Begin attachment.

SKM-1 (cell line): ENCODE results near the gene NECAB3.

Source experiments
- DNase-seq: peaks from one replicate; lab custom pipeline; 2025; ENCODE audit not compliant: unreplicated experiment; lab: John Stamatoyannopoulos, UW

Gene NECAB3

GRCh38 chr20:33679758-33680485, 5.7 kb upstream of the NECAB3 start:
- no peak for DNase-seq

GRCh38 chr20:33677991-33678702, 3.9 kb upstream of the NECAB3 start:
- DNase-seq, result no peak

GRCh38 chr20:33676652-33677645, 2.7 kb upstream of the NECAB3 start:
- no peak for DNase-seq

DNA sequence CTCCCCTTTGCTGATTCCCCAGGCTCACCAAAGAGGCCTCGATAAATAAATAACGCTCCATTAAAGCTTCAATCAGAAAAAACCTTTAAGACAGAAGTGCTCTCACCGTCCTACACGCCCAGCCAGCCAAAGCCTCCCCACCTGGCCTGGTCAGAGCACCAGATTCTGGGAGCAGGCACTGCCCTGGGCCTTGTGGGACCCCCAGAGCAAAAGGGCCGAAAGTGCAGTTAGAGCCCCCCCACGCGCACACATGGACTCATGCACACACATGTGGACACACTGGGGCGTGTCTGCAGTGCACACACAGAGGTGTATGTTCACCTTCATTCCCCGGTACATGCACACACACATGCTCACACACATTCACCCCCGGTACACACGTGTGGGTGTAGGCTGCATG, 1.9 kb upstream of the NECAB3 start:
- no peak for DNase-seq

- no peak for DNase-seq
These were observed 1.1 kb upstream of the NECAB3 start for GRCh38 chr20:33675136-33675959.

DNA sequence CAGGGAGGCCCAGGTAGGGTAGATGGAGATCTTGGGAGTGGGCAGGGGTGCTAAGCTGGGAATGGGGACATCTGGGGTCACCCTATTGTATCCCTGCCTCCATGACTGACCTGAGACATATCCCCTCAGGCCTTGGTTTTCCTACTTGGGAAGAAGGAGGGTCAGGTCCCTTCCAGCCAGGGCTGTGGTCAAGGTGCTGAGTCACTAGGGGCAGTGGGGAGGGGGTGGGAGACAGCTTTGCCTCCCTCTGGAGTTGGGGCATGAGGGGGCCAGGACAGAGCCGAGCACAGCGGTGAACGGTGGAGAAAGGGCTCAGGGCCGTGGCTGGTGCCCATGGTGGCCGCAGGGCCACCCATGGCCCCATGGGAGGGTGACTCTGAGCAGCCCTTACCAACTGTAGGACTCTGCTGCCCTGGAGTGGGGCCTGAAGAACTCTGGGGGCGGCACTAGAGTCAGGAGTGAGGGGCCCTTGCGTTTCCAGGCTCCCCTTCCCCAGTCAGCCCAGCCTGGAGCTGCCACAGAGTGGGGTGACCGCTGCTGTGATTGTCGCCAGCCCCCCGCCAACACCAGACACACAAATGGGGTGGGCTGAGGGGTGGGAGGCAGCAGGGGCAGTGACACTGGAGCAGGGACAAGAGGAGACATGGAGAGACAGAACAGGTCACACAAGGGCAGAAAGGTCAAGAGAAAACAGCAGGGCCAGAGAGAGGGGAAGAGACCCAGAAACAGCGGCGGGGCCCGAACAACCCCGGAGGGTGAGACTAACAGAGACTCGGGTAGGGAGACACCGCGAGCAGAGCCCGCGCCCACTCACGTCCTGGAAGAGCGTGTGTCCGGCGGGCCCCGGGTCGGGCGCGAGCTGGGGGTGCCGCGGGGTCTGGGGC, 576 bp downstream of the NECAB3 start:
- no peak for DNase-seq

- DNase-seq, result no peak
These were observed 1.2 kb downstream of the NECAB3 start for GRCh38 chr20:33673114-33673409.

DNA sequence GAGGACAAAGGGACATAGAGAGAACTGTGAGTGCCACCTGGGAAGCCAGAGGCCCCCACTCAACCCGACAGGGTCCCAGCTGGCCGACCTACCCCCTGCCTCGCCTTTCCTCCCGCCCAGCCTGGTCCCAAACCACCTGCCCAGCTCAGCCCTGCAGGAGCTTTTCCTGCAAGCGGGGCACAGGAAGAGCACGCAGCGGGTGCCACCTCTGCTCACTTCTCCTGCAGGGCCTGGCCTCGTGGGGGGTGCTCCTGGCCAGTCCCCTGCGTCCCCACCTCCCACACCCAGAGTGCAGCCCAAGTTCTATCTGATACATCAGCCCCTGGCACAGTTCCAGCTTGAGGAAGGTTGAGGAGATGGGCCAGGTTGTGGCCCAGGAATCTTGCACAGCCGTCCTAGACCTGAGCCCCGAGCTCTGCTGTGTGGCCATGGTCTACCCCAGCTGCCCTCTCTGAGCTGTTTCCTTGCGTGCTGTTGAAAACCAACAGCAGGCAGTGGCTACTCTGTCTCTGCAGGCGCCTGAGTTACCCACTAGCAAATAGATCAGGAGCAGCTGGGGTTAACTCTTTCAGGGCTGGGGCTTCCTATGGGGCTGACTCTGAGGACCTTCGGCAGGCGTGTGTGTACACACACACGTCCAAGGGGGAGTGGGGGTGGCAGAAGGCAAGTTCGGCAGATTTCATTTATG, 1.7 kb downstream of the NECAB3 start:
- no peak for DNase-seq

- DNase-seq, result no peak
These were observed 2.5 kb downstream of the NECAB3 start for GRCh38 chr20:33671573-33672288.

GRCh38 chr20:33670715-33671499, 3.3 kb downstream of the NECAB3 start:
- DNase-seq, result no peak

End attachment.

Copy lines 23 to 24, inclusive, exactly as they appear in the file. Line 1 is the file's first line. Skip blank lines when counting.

GRCh38 chr20:33670715-33671499, 3.3 kb downstream of the NECAB3 start:
- DNase-seq, result no peak